FREDERICTON, N.B. – With prom and graduation season approaching, the provincial government is reminding young people that driving under the influence of alcohol puts themselves and others at serious risk.
“We wish all young New Brunswickers a safe and happy prom and graduation ceremony this June,” said Justice and Public Safety Minister Denis Landry. “Do not put your future in jeopardy by making poor decisions in times of celebration. If you drink even a small quantity of alcohol, you should never drive.”
Landry said drivers of all ages should be aware that amendments to the Motor Vehicle Act last November make New Brunswick one of Canada’s toughest jurisdictions with respect to dealing with alcohol-impaired drivers. All drivers must respect these laws to keep themselves and others safe. It is illegal to drive while impaired by any substance. A new law focused on consequences for drivers impaired by drugs will be implemented later this year.
Mothers Against Drunk Driving (MADD) Canada recommends graduates and their friends and families consider the following options to keep themselves and other motorists safe while celebrating:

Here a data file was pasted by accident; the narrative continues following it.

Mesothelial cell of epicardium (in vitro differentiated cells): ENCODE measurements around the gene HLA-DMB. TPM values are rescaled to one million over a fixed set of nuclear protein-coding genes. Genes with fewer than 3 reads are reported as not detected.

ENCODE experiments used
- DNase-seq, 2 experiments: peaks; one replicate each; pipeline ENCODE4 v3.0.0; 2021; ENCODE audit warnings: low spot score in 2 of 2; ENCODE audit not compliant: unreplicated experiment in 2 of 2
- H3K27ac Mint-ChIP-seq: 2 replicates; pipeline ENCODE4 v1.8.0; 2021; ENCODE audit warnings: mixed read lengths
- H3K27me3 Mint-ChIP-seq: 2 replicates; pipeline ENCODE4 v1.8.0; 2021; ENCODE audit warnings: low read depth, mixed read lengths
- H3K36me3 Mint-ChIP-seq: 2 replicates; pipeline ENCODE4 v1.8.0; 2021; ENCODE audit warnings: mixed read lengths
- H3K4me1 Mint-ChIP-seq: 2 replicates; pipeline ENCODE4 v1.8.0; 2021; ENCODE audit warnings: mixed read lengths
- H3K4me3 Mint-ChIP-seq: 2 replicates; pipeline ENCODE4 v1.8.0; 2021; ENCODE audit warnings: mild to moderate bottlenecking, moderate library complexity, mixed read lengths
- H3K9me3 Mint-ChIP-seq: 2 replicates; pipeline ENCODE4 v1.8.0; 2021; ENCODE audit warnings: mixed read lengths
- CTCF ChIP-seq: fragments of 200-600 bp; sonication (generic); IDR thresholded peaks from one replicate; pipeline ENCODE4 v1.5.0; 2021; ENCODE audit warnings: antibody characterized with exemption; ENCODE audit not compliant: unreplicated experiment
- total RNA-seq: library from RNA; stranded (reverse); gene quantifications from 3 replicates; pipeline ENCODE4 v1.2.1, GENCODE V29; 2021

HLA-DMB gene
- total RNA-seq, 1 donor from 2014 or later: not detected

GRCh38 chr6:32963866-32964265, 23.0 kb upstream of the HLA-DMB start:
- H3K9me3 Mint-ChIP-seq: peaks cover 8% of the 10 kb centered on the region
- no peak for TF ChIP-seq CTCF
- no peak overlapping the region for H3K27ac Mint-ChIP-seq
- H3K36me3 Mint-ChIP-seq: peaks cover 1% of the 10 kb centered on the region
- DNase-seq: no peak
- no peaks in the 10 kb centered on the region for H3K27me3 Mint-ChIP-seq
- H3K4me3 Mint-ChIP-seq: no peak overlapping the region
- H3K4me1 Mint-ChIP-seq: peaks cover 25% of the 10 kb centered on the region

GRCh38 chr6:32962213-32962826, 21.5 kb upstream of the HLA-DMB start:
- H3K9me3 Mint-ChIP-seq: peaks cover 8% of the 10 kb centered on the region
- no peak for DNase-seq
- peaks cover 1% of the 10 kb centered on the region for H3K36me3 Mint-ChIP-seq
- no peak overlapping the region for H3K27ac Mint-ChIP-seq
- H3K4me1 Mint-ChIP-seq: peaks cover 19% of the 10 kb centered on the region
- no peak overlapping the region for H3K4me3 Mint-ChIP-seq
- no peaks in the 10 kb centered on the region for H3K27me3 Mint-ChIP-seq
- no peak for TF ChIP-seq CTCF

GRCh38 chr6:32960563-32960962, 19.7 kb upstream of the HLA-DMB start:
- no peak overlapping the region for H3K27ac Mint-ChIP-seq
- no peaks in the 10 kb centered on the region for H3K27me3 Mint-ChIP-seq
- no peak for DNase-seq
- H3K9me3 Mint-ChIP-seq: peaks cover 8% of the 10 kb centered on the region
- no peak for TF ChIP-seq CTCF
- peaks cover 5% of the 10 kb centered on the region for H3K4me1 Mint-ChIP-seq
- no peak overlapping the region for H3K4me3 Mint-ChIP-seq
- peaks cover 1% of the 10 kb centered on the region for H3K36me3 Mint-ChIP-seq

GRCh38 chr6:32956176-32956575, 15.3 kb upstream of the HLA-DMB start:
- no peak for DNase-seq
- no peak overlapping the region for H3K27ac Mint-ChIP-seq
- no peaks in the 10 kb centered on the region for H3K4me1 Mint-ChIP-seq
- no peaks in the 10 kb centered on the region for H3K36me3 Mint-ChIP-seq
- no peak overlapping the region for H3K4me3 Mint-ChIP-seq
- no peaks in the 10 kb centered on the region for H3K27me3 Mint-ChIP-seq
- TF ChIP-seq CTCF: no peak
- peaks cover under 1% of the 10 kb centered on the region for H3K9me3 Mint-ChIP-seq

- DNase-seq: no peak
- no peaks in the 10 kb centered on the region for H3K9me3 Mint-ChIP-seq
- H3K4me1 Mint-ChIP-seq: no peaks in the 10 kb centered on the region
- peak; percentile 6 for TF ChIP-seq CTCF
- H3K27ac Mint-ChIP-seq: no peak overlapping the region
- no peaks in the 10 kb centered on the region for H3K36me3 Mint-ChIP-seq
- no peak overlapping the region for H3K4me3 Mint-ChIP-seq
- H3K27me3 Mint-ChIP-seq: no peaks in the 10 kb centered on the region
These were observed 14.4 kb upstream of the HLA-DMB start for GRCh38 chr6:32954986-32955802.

– Never drive while impaired or ride with an impaired driver.
– Plan ahead if you are going to be drinking.
– Take a cab or bus, arrange a designated driver, or plan to stay over.
– Call 911 if you see a driver you suspect is impaired.
In addition to the risk of injury or death, young people should note that there are other serious consequences for impaired drivers under the Motor Vehicle Act. A motorist caught with a blood alcohol content level within the warning range of 0.05 and 0.08 per cent is subject to a short-term licence suspension. Drivers with a blood alcohol content level of 0.08 per cent or higher can have their vehicle impounded for up to two months.
There is a zero-tolerance policy for new drivers in the graduated licence period. If these people are caught driving with a blood alcohol content level above zero, they will have their licence suspended for a week. New drivers convicted of an alcohol-impaired driving offence will receive a one-year driving suspension and will have to restart the process of getting their licence.
“Young drivers, like all motorists, must play their part in keeping our roads safe for everyone,” said Susan MacAskill, MADD Canada’s Atlantic region manager. “By planning ahead and being responsible, we can greatly reduce preventable injuries and fatalities.”
The legal drinking age in New Brunswick is 19.